Editions Ambronay AMY 310
Haydn in G, op. 77/1; Mendelssohn in Eb, op. 12 & Four Pieces, op. 81
I first encountered the period instrument Consone Quartet, all of whom are former students at the Royal Academy of Music, at Ambronay in 2016. At that time they appeared competitively as part of the Eeemerging project for young musicians. Following that short concert, I wrote that their playing of Haydn’s late op. 77/1 String Quartet ‘showed considerable promise but would eventually benefit from the quartet’s own developing maturity’. Would that my prophetic words were always as satisfyingly fulfilled as they are by this splendid recording, made some 18 months later in the spring of 2018. For here is a performance in which maturity and technical excellence have merged to provide one of the most rewarding performances I have heard of this wonderful product of Haydn’s ageless old age. One of the remarkable features of all the performances here is the near-perfect balance, whether achieved as a result of the players facing each other in the square formation shown in the booklet photo or for some other reason I don’t know. But it is so, revealing part writing in a clear, yet warm ambiance for which the recording engineer also deserves the greatest credit.
A further mark of growing maturity can be found in the freedom the players have come to allow themselves in the use of rubato and touches of expressive portamento, the latter particularly effective in the gentle affection they bring to the youthful, yet understated romanticism of the opening movement of Mendelssohn’s early E flat Quartet, op. 12 (1829). This and sometimes bold decisions regarding contrasts of dynamics and tempo are a dangerous course if the results sound contrived or simply imposed, but here they invariably seem to stem from the players’ collective inner thoughts and feelings. Also admirable is the light, buoyant touch and perfect chording the Consones bring to the Canzonetta: Allegretto of op. 12, the quartet’s scherzo and trio. Here, at the ripe old age of 20, are reminiscences of those teenage miracles, the string Octet and the Midsummer Night’s Dream overture. And should you still doubt that Mendelssohn wrote nearly all his best music before he was out of short trousers, the Four Pieces published posthumously as op. 81 after the composer’s death provide further evidence. They date from across his career, the best being a veiled Fuga constructed of magical filigree strands of aural thread written just after the completion of the op 13 String Quartet in A minor in 1827. There is a Scherzo, too, dating from much later (1847) and a poor relation of those gossamer-like pieces mentioned above.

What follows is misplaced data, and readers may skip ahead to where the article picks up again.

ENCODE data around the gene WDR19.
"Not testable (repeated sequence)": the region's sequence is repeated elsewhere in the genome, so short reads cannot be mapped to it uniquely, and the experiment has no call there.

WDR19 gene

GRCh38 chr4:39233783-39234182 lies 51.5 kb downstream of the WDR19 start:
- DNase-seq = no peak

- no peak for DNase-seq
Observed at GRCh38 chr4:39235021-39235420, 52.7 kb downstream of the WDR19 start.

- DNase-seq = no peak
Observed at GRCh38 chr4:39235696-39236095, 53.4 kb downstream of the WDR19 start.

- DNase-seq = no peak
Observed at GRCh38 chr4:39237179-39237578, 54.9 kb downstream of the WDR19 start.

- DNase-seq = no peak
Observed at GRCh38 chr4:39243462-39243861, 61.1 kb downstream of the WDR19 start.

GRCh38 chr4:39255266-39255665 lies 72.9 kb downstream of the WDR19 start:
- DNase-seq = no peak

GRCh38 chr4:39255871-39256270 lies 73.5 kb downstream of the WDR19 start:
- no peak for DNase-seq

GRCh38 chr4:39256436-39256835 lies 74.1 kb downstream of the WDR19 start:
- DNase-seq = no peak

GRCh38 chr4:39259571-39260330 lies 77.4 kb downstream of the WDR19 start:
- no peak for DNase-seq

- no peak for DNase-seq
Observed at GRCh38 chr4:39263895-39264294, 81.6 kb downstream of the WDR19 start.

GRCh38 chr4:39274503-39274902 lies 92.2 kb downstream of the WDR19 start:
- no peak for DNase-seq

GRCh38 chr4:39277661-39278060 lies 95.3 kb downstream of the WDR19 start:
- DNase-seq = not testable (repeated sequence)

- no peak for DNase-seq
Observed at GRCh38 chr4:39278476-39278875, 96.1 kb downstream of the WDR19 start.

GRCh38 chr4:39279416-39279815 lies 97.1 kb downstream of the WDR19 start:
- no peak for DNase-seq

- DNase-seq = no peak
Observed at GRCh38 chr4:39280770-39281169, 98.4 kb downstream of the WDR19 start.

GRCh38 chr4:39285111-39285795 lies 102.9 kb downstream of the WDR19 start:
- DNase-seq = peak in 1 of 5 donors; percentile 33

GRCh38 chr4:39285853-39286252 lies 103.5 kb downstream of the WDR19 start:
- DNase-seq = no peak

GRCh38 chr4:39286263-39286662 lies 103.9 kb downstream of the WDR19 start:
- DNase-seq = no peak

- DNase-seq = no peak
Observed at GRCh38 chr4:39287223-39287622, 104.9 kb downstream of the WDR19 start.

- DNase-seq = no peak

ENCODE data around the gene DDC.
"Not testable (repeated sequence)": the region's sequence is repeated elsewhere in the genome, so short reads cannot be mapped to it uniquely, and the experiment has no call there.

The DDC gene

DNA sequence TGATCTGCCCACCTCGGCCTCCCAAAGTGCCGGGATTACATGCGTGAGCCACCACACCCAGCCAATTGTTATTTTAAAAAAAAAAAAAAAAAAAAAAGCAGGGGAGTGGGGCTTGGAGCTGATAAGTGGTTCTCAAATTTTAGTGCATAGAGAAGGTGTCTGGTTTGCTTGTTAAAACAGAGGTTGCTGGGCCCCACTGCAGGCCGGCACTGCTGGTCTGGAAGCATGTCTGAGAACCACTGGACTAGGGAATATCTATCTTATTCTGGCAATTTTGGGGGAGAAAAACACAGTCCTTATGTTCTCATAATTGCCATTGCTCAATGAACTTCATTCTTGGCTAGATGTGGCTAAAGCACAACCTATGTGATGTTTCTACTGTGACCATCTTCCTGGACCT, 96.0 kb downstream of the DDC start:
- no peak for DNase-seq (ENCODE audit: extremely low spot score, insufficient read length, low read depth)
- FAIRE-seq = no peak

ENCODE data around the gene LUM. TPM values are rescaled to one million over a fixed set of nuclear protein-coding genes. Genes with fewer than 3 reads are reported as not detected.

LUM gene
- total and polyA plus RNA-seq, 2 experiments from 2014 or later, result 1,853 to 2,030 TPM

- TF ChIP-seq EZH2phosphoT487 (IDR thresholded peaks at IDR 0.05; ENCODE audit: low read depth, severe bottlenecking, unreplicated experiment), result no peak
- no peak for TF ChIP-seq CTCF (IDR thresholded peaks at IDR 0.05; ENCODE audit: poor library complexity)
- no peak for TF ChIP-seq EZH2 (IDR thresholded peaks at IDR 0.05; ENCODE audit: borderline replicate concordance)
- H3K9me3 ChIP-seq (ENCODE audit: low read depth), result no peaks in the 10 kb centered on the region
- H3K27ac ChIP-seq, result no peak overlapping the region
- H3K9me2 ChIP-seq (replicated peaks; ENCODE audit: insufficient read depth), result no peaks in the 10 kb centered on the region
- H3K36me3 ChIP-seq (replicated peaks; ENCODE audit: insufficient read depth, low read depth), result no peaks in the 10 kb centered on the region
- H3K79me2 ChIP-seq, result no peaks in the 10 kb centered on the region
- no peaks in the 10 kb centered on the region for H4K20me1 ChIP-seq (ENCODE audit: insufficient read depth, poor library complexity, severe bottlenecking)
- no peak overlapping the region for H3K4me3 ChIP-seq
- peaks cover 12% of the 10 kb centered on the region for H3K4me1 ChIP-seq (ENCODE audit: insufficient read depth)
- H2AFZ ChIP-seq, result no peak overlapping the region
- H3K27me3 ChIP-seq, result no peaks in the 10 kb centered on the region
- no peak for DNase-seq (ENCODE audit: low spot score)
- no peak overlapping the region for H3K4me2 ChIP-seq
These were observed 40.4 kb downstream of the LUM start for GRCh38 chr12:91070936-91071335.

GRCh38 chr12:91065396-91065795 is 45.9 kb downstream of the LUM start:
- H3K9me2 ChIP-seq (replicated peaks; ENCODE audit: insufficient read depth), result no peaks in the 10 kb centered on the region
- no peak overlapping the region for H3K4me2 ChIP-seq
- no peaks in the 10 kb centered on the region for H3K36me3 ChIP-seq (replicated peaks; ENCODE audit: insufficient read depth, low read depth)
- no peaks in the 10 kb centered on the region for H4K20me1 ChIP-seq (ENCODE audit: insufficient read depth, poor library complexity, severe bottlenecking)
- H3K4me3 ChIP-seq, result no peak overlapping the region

Finally, we must briefly return to the Haydn and a performance that has grown so immeasurably since I first heard it. Now the opening Allegro sets out with a deliciously jaunty but never rushed step, the counterpoint of the second idea in the development exposed with revelatory clarity. The following Adagio, one of the most profound of Haydn’s quartet movements, is graced especially by the exquisitely played solo arabesques and roulades of first violinist Agate Daraskaite. Both Menuetto and the final presto bubble over with spirit, good humour and poignant reminders of the old man’s humble peasant beginnings. ‘Old man? Age is just a figure’, Haydn seems to be saying in this infectiously joyous playing. The last word goes to Marc Vignal’s notes, a model of what such things should be. A well deserved – and from me rare – five stars all round.
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